AN air of anticipation permeates the big shed opposite the house. All the farm vehicles have been cleared out, along with assorted bikes, benches, hen coops, dog beds and kennels.
The guinea fowl are completely disorientated because their normal perch on a coop has gone and they are teetering on the bars of the bull pen grumbling away to themselves.
Don’t know who looks more discomfited, the bulls or the guinea fowl.
Why all the upset? To make way for the ewes and lambing pens. All the shed floor is now strawed out and the area secured with a ‘fence’ of big square bales.
The dogs think it is great to race round the top of the bales in a mad scurry. John will start bringing the ewes in at night in a few days time and in the meanwhile keep a vigilant eye on the flock.
There are always a couple of ewes who will try to beat the system and lamb earlier than expected.
The news that the ban on itinerant sheep shearers from New Zealand and Australia coming into the UK has been lifted is therefore quite a topical breakfast chat subject.
John was taught to shear by a Falklander shepherd and was a member of a sheep clipping gang himself for many years.
“You’ve got to be strong in the back but not in the head,” was his usual comment on the vital necessities of a shearer.
We don’t have so many of the Aussie gangs round here and John still shears our own flock and that of friends’ sheep himself.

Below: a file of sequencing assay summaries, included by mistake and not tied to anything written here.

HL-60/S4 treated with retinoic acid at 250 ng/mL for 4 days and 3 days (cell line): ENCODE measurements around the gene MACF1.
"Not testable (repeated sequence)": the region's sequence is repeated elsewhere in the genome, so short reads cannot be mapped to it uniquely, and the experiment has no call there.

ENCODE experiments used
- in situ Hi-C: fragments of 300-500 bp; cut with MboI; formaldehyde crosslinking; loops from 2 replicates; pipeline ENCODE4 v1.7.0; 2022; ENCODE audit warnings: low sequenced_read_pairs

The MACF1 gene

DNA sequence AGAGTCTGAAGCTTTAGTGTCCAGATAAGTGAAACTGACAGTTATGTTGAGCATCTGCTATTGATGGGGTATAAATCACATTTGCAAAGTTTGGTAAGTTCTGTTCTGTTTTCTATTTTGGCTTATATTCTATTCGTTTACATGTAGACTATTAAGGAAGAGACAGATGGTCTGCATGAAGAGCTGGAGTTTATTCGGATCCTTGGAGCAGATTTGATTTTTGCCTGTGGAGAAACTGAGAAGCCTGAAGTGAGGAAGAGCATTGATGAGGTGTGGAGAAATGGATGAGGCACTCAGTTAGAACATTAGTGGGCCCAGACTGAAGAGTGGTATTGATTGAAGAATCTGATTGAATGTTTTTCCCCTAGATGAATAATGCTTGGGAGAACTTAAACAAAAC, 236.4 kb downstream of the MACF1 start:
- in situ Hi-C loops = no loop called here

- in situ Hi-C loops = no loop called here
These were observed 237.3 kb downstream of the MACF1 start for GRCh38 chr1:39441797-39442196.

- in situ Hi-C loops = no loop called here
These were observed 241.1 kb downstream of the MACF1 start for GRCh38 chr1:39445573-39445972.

But the huge flocks of sheep on Dartmoor, in Wales and Cumbria for example, would be in dire need of shearers if the ban had stuck.
I believe it may still be up for review next year but surely must be considered as a matter of animal welfare. If the sheep were not clipped they would suffer dreadfully from maggots in the summer.
There is little value in a fleece, it has not paid the cost of the clip for years, but remains a key part of sheep management.
We are still getting the occasional calf born although there are only a few cows left to calve now.
The yards are very full and this is the time when you hope that all the attention paid to vaccinating the calves and their Mums against disease will pay off. That and yard maintenance to make sure the herd is always bedded up on clean straw.
But even the prospect of lambing cannot excite John as much as the job he is on at the moment.
Even though he has been on it all day and is now working in the dark he still wants to keep going.
I can see the lights on the tractor as he goes up and down the field drilling spring barley. He’s been on with it since just after breakfast. Yes the word is spring.
It’s spring. It’s sprung.